The sun set; the dusk fell on the stream, and lights began to appear along the shore. The Chapman light-house, a three-legged thing erect on a mud-flat, shone strongly. Lights of ships moved in the fairway -- a great stir of lights going up and going down. And farther west on the upper reaches the place of the monstrous town was still marked ominously on the sky, a brooding gloom in sunshine, a lurid glare under the stars.

"And this also," said Marlow suddenly, "has been one of the dark places of the earth."


"I was thinking of very old times, when the Romans first came here, nineteen hundred years ago -- the other day. . . . Light came out of this river since -- you say Knights? Yes; but it is like a running blaze on a plain, like a flash of lightning in the clouds. We live in the flicker -- may it last as long as the old earth keeps rolling! But darkness was here yesterday. Imagine the feelings of a commander of a fine -- what d'ye call 'em? -- trireme in the Mediterranean, ordered suddenly to the north; run overland across the Gauls in a hurry; put in charge of one of these craft the legionaries -- a wonderful lot of handy men they must have been, too -- used to build, apparently by the hundred, in a month or two, if we may believe what we read. Imagine him here -- the very end of the world, a sea the colour of lead, a sky the colour of smoke, a kind of ship about as rigid as a concertina -- and going up this river with stores, or orders, or what you like. Sand-banks, marshes, forests, savages, -- precious little to eat fit for a civilized man, nothing but Thames water to drink. No Falernian wine here, no going ashore. Here and there a military camp lost in a wilderness, like a needle in a bundle of hay -- cold, fog, tempests, disease, exile, and death -- death skulking in the air, in the water, in the bush. They must have been dying like flies here. Oh, yes -- he did it. Did it very well, too, no doubt, and without thinking much about it either, except afterwards to brag of what he had gone through in his time, perhaps. They were men enough to face the darkness. And perhaps he was cheered by keeping his eye on a chance of promotion to the fleet at Ravenna by and by, if he had good friends in Rome and survived the awful climate. Or think of a decent young citizen in a toga -- perhaps too much dice, you know -- coming out here in the train of some prefect, or tax-gatherer, or trader even, to mend his fortunes. Land in a swamp, march through the woods, and in some inland post feel the savagery, the utter savagery, had closed round him -- all that mysterious life of the wilderness that stirs in the forest, in the jungles, in the hearts of wild men. There's no initiation either into such mysteries. He has to live in the midst of the incomprehensible, which is also detestable. And it has a fascination, too, that goes to work upon him. The fascination of the abomination -- you know, imagine the growing regrets, the longing to escape, the powerless disgust, the surrender, the hate."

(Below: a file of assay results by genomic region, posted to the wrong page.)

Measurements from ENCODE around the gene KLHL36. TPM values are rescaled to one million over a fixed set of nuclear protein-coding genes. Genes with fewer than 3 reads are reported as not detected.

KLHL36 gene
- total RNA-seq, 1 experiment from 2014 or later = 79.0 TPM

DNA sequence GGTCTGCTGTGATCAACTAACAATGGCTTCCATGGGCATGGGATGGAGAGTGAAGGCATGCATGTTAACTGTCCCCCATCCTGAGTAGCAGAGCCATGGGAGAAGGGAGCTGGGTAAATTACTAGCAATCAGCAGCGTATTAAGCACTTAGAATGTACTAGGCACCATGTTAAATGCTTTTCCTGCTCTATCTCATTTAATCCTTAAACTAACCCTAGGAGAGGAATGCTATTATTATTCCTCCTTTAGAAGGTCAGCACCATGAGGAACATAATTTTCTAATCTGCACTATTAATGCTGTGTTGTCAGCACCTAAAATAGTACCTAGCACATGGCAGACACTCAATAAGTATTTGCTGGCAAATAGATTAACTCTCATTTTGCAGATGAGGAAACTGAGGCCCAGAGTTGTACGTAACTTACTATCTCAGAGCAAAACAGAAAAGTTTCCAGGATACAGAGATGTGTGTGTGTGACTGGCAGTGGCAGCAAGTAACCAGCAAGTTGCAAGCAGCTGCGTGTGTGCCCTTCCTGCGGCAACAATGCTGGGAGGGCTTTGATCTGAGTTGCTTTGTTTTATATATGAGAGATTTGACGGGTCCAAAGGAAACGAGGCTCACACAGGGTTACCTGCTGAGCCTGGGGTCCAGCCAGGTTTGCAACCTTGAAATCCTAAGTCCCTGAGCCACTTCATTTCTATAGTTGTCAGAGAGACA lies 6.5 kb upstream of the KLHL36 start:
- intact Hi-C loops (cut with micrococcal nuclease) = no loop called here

Saturday, 8 December 2007


My body senses a deep background drone. But there is silence. Pulled outside of yourself, bearings, references, landmarks recede. I can't - may be wont - explain the internal thoughts and feelings of being engulfed by the real.

No one would go near the woman - her body. There was an invisible barrier and no one would venture closer than about 20 feet. Everyone was silent; shock; in the dark glistening wet. While just further back traffic continued on this busiest of intersections: all sealed safely in their vehicles - another world. One man, from a van following the truck that ran her down, took action, may be just to do something. He put on his dayglo jacket and stood blocking the road. His face was confused - white - lost. He fills my eyes with tears. We must have all looked the same. Then police ambulances arrived, and... that moment in time passed. The scene covered and transformed into the official.

Local report

That's probably all the world will know outside of that moment. And there are a million of them everyday, everywhere.

Thursday, 6 December 2007

Death on the road

Saw a cyclist run down today. Killed instantly - head run over. A lot of brain and blood on the road. Shock... don't know what to do with myself, so here I am writing. It means nothing. I'm waist deep in sand...

Wednesday, 5 December 2007


"Repetition and recollection are the same movement except in opposite directions; for what is recollected has been, is repeated backwards, whereas genuine repetition is recollected forward. Repetition, therefore, if it is possible, makes a person happy, whereas recollection makes him unhappy - assuming, of course, that he gives himself time to live and does not promptly, at birth, find an excuse to sneak out of life again, for example, under the pretext that he has forgotten something."